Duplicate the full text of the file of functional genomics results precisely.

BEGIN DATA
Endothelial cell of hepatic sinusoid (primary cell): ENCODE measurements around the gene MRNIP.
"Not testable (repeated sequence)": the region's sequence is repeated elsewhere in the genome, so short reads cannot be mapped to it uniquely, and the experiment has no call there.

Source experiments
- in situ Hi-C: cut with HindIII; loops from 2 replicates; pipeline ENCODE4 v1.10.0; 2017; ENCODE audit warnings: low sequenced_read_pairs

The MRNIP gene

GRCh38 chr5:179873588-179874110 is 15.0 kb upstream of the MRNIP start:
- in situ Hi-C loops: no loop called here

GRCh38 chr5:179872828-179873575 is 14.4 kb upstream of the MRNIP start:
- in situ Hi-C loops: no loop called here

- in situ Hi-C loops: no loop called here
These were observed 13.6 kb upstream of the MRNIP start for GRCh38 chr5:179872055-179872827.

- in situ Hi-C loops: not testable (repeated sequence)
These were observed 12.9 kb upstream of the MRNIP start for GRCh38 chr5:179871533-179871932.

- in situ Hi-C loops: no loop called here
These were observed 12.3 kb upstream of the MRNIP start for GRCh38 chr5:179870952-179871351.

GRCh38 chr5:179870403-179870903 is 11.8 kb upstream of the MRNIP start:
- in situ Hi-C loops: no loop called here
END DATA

Endothelial cell of hepatic sinusoid (primary cell): ENCODE measurements around the gene MRNIP.
"Not testable (repeated sequence)": the region's sequence is repeated elsewhere in the genome, so short reads cannot be mapped to it uniquely, and the experiment has no call there.

Source experiments
- in situ Hi-C: cut with HindIII; loops from 2 replicates; pipeline ENCODE4 v1.10.0; 2017; ENCODE audit warnings: low sequenced_read_pairs

The MRNIP gene

GRCh38 chr5:179873588-179874110 is 15.0 kb upstream of the MRNIP start:
- in situ Hi-C loops: no loop called here

GRCh38 chr5:179872828-179873575 is 14.4 kb upstream of the MRNIP start:
- in situ Hi-C loops: no loop called here

- in situ Hi-C loops: no loop called here
These were observed 13.6 kb upstream of the MRNIP start for GRCh38 chr5:179872055-179872827.

- in situ Hi-C loops: not testable (repeated sequence)
These were observed 12.9 kb upstream of the MRNIP start for GRCh38 chr5:179871533-179871932.

- in situ Hi-C loops: no loop called here
These were observed 12.3 kb upstream of the MRNIP start for GRCh38 chr5:179870952-179871351.

GRCh38 chr5:179870403-179870903 is 11.8 kb upstream of the MRNIP start:
- in situ Hi-C loops: no loop called here